Organisations in Europe should brace themselves for two years of upheaval, as IT will need to be analysed in-depth and potentially overhauled in order to meet the demands of the European Union’s new General Data Protection Regulation (GDPR).
The new EU-wide law will apply to all businesses and organisations across the continent, and will require them to ensure that personal data can be identified and quickly deleted from systems. Any data breaches must be reported promptly to data protection authorities, among other stipulations.

“If you look at the IT infrastructure landscape from a security angle, you will see that it is highly distributed, which makes it very difficult to protect in order to fulfil all of these new [data protection] requirements,” Frank Reichart, senior director of storage product marketing at Fujitsu, told Computing’s web seminar today.
Appearing alongside JP Buckley, a legal director at law firm DLA Piper UK, Reichart continued: “The data flow in a company is touched by many applications, servers, storage systems, and different network segments, probably in different locations as well.”
As such, organisations might need to centralise, or re-centralise their IT operations, which they could do in-house or could consider resorting to the cloud, added Reichart. “This could be the new incarnation of the mainframe, having all your IT centralised in a clustered zone, having access that can be controlled in an easier way,” he said.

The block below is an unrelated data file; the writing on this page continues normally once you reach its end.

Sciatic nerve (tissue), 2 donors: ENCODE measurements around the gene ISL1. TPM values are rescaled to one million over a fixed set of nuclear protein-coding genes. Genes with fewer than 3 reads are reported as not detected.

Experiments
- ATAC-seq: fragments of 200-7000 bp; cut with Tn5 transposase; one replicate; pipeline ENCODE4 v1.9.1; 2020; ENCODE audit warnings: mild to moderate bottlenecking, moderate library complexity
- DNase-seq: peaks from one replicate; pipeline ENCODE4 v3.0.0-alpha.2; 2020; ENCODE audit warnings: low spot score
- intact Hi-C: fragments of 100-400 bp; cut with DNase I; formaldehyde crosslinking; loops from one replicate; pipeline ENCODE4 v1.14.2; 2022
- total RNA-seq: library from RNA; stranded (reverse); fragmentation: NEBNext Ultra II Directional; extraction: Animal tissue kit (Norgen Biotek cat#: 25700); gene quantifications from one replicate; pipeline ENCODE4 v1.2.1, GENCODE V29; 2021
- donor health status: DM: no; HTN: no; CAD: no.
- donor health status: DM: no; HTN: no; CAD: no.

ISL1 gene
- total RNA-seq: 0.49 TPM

However, warned Buckley, simply putting IT resources in the cloud won’t absolve an organisation of responsibility over data protection.
Before embarking on the project, advised Reichart, organisations ought to consult with third parties, such as lawyers, to first get a better idea of their responsibilities, and how these need to be applied to their corporate IT infrastructure. “Getting there will be different. It will need a lot of advice, knowledge, and development not only from an IT perspective, but also from a legal perspective.
“So you should reach out for help, not just to providers and vendors, but also to lawyers,” he said.
Even an all-cloud solution will hold many areas of responsibility for an organisation – data protection obligations cannot be completely outsourced – particularly in terms of security, he added.
The new law, combined with a heightened sensitivity towards data protection issues post-Snowden, has stimulated demand for “data protection officers” in recent years – and both Reichart and Buckley expect to see a lot more of these roles coming up in the next couple of years.
Computing’s web seminar, GDPR is coming – Make the Most of It, was first broadcast online on Wednesday 3 February at 11am. Register for email alerts to be the first to find out about future Computing webinars and events